The undesired destruction of healthy cells by the immune system results in the loss of tissue function and complicates strategies to restore tissue function. The current standard therapy for autoimmune disease involves generalized immunosuppression, which is in most cases is not clinically efficacious and leads to numerous undesired side effects. Dr. Stephen Miller, (co-PI) pioneered an approach in which splenocytes were crosslinked with specific autoantigens, and their delivery to the spleen induced tolerance specifically to the autoantigen. This approach was recently adapted for a clinical trial in multiple sclerosis (MS) patients, and was the first-in-man study to report the induction antigen specific tolerance. However, the use of cellular carriers for tolerance induction in the clinical arena is challenging due to the considerable ex-vivo laboratory manipulation that is required, which is expensive, increases the number of donor cells needed and introduces further opportunity for technical error. Our long-term goal is to develop a particle-based platform that can be an off-the-shelf product for induction of tolerance to specific antigens to inhibit the specific undesired immune response while not altering the remaining elements of the immune response. We have demonstrated that antigen-loaded particles delivered intravenously can induce tolerance for the prevention and treatment of experimental autoimmune encephalomyelitis (EAE), the mouse model of MS. With the goal of moving this technology toward the clinic, we propose to extend these studies to address fundamental questions about the particle design and their mechanisms of action, and also critical questions regarding the ability to target the variety of antigens and T cell populations underlying disease. Specific Aim 1 will investigate the particle design parameters and identify the cellular mechanisms by which particles injected intravenously are able to modulate inflammation and induce antigen specific tolerance. Our results suggest the liver as a critical site involved in tolerance induction from the particles, which distinguishes it from the previous work with antigen-coupled splenocytes. We propose to investigate the particle composition and size to distinguish i) the impact of the carrier on immune cell polarization, ii) the efficacy of antigen presentation, and iii) in vivo trafficking of the particles. Specific Aim 2 will determine the cellular and molecular mechanisms by which Ag-PLG tolerance is induced and maintained in naïve, activated, and memory T cells. We propose to test the ability to induce tolerance with particles encapsulating multiple peptides/proteins and to examine the separate and combined contributions of anergy and Tregs to the induction and maintenance of tolerance. Successful completion of these studies would identify particles that are novel, safe, efficient and clinically relevant tools to inhibit antigen-specific T-cells for therapy of autoimmune diseases. This innovative approach has far reaching implications for decreasing specific immune responses in applications such as autoimmune disease, rejection of transplanted cells, and allergies to food antigens or airborne particulates.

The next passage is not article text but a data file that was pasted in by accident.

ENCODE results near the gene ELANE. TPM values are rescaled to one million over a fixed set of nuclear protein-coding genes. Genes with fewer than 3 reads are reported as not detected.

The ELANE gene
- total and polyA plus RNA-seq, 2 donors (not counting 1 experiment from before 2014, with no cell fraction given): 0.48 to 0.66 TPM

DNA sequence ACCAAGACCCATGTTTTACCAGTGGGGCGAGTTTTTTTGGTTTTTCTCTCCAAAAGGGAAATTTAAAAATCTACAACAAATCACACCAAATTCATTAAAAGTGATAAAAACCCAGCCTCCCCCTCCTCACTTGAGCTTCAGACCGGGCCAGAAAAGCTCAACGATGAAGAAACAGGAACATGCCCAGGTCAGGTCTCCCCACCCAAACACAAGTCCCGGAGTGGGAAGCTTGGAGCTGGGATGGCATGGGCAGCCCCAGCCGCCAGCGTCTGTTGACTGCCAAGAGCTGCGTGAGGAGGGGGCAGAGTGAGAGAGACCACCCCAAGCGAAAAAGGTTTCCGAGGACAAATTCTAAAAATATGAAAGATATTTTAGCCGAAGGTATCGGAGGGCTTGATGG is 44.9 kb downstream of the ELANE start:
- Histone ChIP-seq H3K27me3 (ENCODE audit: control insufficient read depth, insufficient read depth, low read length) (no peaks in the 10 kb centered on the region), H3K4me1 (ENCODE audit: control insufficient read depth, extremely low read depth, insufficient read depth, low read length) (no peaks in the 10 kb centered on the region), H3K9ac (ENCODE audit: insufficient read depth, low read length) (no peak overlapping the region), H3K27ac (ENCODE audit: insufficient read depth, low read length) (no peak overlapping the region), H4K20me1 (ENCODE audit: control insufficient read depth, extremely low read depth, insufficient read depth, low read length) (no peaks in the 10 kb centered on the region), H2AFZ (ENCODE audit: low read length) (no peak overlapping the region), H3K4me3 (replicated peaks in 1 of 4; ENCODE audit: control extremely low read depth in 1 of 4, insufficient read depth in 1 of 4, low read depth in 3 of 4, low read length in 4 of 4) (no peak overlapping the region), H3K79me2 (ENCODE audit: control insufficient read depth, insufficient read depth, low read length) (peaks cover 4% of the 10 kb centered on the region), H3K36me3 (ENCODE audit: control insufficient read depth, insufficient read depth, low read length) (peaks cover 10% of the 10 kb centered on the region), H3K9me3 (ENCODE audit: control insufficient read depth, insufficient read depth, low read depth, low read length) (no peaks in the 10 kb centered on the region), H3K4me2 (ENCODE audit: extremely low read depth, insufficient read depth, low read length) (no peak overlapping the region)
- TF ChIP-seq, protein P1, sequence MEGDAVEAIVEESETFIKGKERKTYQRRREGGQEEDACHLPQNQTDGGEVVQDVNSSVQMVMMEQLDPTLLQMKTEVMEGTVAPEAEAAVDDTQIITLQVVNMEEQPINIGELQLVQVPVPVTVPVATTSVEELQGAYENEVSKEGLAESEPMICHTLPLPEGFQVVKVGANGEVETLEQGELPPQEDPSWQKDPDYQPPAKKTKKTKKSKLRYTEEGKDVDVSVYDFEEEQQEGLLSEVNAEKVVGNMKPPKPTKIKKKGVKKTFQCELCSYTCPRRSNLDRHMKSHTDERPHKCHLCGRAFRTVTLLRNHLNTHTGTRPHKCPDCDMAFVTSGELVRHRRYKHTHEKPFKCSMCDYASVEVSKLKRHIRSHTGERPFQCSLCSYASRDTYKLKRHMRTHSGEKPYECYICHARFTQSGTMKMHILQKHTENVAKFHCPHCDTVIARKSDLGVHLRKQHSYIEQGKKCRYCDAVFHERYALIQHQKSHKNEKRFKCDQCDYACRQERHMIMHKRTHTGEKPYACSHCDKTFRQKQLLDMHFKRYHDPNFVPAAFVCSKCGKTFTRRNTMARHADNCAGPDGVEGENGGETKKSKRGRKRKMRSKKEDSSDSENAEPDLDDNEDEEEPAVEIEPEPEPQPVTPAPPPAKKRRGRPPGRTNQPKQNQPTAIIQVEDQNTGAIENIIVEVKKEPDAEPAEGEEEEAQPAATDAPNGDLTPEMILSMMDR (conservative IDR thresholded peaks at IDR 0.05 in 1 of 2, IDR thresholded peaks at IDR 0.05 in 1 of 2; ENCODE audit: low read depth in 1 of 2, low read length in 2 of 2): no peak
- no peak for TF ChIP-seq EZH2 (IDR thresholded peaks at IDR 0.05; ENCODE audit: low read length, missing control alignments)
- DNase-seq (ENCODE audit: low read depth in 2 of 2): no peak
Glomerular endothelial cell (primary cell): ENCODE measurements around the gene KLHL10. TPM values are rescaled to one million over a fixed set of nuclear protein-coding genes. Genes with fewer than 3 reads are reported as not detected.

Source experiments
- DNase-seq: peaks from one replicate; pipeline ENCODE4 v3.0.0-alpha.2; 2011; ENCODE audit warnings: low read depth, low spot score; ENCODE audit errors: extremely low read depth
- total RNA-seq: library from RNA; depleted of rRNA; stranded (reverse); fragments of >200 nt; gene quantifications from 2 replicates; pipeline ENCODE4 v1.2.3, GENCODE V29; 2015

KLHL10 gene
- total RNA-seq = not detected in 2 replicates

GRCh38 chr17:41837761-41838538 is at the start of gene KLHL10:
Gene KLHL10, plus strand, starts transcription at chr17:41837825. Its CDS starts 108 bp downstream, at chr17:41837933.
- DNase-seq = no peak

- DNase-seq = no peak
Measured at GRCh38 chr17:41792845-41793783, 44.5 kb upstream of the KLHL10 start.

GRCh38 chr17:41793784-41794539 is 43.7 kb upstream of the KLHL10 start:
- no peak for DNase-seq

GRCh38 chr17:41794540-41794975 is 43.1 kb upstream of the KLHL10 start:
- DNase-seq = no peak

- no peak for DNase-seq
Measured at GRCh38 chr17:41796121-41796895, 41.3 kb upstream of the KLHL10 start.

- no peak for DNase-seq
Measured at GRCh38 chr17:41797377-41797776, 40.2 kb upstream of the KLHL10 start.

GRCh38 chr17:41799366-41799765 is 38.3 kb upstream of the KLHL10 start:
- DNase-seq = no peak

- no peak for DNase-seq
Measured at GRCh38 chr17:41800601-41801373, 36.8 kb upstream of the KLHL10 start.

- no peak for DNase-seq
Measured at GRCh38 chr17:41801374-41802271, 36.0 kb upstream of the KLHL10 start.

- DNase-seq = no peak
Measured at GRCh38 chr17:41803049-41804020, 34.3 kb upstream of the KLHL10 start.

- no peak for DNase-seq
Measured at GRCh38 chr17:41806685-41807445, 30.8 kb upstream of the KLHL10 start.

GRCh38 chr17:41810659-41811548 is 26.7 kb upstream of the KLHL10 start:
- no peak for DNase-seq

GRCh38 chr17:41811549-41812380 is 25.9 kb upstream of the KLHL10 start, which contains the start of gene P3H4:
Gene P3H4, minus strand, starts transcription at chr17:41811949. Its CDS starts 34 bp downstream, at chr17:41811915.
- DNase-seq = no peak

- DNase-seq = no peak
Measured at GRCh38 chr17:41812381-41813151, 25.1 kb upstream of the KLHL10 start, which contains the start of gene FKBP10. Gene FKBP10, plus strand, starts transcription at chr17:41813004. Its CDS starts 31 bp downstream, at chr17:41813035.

|Effective start/end date||6/1/15 → 2/28/19|
- University of Michigan (3003585891//5R01EB013198-09 REVISED)
- National Institute of Biomedical Imaging and Bioengineering (3003585891//5R01EB013198-09 REVISED)